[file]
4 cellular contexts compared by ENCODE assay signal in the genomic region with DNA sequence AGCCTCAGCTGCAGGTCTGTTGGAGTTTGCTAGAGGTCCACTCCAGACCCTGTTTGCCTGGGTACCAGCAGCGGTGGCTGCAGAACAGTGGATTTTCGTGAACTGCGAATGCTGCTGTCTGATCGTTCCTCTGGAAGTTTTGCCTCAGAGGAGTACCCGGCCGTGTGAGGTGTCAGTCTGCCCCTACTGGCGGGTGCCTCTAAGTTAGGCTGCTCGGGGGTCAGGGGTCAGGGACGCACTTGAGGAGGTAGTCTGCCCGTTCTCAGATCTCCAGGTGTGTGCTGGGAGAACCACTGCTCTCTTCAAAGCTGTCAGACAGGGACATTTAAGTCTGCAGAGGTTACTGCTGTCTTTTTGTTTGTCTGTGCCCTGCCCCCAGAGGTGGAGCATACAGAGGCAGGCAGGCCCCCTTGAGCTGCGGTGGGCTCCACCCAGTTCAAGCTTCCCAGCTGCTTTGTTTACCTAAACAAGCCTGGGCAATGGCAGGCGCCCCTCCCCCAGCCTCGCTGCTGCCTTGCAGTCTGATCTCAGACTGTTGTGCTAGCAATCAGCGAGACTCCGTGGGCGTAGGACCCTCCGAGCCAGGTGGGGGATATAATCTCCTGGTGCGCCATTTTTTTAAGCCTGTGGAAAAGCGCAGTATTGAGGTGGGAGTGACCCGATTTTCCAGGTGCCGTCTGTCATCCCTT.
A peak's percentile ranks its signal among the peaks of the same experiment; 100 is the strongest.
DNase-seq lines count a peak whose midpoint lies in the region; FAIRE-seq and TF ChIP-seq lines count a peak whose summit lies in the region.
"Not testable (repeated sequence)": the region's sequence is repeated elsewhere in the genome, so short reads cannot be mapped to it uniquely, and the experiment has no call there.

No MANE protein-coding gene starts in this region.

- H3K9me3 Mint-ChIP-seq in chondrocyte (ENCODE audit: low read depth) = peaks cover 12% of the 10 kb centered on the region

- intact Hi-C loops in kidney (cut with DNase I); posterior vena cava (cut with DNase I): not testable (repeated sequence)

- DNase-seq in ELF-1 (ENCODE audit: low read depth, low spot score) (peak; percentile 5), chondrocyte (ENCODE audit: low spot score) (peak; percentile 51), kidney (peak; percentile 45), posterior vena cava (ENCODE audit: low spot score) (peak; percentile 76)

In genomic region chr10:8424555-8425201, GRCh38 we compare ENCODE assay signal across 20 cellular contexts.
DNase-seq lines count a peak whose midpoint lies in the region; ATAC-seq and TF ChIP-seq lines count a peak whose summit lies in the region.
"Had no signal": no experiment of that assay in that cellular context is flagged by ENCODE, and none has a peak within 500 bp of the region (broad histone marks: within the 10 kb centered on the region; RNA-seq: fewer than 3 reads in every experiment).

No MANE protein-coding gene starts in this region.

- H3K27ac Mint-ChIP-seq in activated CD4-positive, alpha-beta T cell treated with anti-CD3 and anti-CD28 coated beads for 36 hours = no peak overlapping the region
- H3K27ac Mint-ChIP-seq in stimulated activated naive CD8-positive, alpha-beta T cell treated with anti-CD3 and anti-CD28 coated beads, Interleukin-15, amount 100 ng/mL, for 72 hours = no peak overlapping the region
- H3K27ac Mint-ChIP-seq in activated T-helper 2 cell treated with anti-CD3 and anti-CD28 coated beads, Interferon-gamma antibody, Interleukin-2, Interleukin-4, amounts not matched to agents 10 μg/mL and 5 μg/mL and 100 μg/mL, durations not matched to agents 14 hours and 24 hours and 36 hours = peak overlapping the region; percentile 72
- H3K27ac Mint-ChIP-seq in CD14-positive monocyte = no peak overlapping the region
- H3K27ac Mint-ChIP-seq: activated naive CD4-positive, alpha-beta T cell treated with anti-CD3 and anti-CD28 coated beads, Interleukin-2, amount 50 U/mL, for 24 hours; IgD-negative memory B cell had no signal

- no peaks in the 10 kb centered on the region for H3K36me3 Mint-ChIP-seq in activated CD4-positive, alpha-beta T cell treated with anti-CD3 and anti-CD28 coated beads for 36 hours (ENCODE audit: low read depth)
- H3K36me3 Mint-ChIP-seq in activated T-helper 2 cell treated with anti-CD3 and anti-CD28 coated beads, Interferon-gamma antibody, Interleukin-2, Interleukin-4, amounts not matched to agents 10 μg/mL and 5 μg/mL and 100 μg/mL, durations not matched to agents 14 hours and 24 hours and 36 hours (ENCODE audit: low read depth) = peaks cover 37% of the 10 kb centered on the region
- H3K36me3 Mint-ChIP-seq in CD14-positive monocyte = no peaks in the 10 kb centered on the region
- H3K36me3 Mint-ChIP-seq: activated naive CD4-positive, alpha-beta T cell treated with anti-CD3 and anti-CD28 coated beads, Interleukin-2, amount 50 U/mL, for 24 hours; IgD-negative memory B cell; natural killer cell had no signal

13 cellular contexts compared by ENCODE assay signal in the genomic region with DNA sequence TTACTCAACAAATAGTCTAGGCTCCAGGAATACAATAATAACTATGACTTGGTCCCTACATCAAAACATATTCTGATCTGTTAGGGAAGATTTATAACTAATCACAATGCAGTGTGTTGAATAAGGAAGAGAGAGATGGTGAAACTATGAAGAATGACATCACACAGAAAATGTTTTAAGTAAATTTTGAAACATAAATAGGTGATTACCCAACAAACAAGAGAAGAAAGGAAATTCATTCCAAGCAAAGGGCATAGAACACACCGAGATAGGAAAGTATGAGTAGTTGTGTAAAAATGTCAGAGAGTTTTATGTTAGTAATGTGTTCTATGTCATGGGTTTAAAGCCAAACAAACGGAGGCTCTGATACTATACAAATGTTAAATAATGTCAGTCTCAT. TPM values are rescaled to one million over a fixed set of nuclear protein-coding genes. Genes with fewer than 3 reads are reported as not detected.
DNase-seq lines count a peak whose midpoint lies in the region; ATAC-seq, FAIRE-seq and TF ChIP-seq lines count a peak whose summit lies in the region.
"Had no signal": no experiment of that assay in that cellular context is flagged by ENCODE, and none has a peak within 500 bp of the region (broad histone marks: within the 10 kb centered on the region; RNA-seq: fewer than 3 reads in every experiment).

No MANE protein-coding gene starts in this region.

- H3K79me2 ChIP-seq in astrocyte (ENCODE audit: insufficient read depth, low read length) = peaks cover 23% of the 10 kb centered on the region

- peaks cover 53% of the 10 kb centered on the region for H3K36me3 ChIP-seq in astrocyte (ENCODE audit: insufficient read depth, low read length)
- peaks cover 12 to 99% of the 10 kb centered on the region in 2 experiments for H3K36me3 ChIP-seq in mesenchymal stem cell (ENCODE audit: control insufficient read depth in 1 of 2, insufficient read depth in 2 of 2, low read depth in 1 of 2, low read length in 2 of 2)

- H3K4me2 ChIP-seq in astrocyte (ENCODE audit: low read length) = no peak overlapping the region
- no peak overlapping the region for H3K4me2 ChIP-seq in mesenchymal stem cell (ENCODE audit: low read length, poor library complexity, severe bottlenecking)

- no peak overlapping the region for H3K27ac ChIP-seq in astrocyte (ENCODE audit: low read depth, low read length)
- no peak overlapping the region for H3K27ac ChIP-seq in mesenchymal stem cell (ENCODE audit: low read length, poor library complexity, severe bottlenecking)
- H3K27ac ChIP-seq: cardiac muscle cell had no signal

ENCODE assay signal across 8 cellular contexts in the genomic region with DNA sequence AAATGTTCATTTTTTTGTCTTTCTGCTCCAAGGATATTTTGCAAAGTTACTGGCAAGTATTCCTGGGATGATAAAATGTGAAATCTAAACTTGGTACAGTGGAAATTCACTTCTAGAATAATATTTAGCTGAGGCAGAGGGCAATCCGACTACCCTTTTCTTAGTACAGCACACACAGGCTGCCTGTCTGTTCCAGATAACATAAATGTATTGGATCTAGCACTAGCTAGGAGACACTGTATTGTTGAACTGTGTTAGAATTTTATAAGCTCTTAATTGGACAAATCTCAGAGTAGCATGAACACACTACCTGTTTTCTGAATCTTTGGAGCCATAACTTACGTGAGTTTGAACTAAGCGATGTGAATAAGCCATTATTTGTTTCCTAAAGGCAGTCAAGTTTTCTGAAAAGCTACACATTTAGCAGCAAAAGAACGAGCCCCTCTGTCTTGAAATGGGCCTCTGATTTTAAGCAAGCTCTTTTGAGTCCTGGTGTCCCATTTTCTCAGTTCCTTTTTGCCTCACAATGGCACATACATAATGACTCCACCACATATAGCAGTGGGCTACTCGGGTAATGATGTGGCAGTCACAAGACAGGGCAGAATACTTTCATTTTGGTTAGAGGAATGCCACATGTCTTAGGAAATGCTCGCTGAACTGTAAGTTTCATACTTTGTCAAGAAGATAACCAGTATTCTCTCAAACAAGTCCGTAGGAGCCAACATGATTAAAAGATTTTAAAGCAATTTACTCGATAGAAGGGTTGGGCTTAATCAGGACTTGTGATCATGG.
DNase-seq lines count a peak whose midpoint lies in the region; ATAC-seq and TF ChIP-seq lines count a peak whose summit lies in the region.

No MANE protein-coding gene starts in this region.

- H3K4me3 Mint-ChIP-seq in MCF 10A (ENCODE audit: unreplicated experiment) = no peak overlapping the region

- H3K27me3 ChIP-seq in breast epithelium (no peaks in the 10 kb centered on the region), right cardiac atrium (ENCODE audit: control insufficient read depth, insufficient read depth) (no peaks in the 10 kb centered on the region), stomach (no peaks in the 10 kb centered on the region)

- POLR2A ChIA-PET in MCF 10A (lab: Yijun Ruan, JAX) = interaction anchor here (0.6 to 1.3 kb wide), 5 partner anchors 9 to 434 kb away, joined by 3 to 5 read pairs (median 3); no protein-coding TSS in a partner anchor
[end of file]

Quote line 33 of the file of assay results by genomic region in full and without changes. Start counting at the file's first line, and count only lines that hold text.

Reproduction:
- H3K27ac ChIP-seq: cardiac muscle cell had no signal